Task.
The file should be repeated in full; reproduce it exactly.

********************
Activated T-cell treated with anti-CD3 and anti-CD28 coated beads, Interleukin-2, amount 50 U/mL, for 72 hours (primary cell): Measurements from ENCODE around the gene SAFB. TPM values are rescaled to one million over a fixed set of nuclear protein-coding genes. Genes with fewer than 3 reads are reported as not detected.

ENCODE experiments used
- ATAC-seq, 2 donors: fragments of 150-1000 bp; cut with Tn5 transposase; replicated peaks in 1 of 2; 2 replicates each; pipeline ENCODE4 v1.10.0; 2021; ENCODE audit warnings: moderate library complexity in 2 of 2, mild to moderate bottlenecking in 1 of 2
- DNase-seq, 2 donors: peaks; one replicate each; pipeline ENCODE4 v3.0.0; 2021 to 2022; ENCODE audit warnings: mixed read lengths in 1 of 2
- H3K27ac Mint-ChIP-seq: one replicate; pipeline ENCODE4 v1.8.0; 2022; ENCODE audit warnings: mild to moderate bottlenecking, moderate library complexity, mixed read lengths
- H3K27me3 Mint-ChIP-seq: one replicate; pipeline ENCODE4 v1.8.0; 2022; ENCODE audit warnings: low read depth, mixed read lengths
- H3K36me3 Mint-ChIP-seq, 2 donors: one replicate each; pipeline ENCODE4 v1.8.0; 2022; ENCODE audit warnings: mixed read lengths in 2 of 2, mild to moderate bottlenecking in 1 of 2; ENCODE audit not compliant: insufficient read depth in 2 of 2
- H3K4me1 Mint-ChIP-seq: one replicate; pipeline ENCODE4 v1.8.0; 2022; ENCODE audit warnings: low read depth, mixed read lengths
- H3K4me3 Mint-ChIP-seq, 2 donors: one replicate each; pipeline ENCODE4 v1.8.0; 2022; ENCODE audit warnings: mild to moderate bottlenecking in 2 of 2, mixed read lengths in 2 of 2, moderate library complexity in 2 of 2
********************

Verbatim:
Activated T-cell treated with anti-CD3 and anti-CD28 coated beads, Interleukin-2, amount 50 U/mL, for 72 hours (primary cell): Measurements from ENCODE around the gene SAFB. TPM values are rescaled to one million over a fixed set of nuclear protein-coding genes. Genes with fewer than 3 reads are reported as not detected.

ENCODE experiments used
- ATAC-seq, 2 donors: fragments of 150-1000 bp; cut with Tn5 transposase; replicated peaks in 1 of 2; 2 replicates each; pipeline ENCODE4 v1.10.0; 2021; ENCODE audit warnings: moderate library complexity in 2 of 2, mild to moderate bottlenecking in 1 of 2
- DNase-seq, 2 donors: peaks; one replicate each; pipeline ENCODE4 v3.0.0; 2021 to 2022; ENCODE audit warnings: mixed read lengths in 1 of 2
- H3K27ac Mint-ChIP-seq: one replicate; pipeline ENCODE4 v1.8.0; 2022; ENCODE audit warnings: mild to moderate bottlenecking, moderate library complexity, mixed read lengths
- H3K27me3 Mint-ChIP-seq: one replicate; pipeline ENCODE4 v1.8.0; 2022; ENCODE audit warnings: low read depth, mixed read lengths
- H3K36me3 Mint-ChIP-seq, 2 donors: one replicate each; pipeline ENCODE4 v1.8.0; 2022; ENCODE audit warnings: mixed read lengths in 2 of 2, mild to moderate bottlenecking in 1 of 2; ENCODE audit not compliant: insufficient read depth in 2 of 2
- H3K4me1 Mint-ChIP-seq: one replicate; pipeline ENCODE4 v1.8.0; 2022; ENCODE audit warnings: low read depth, mixed read lengths
- H3K4me3 Mint-ChIP-seq, 2 donors: one replicate each; pipeline ENCODE4 v1.8.0; 2022; ENCODE audit warnings: mild to moderate bottlenecking in 2 of 2, mixed read lengths in 2 of 2, moderate library complexity in 2 of 2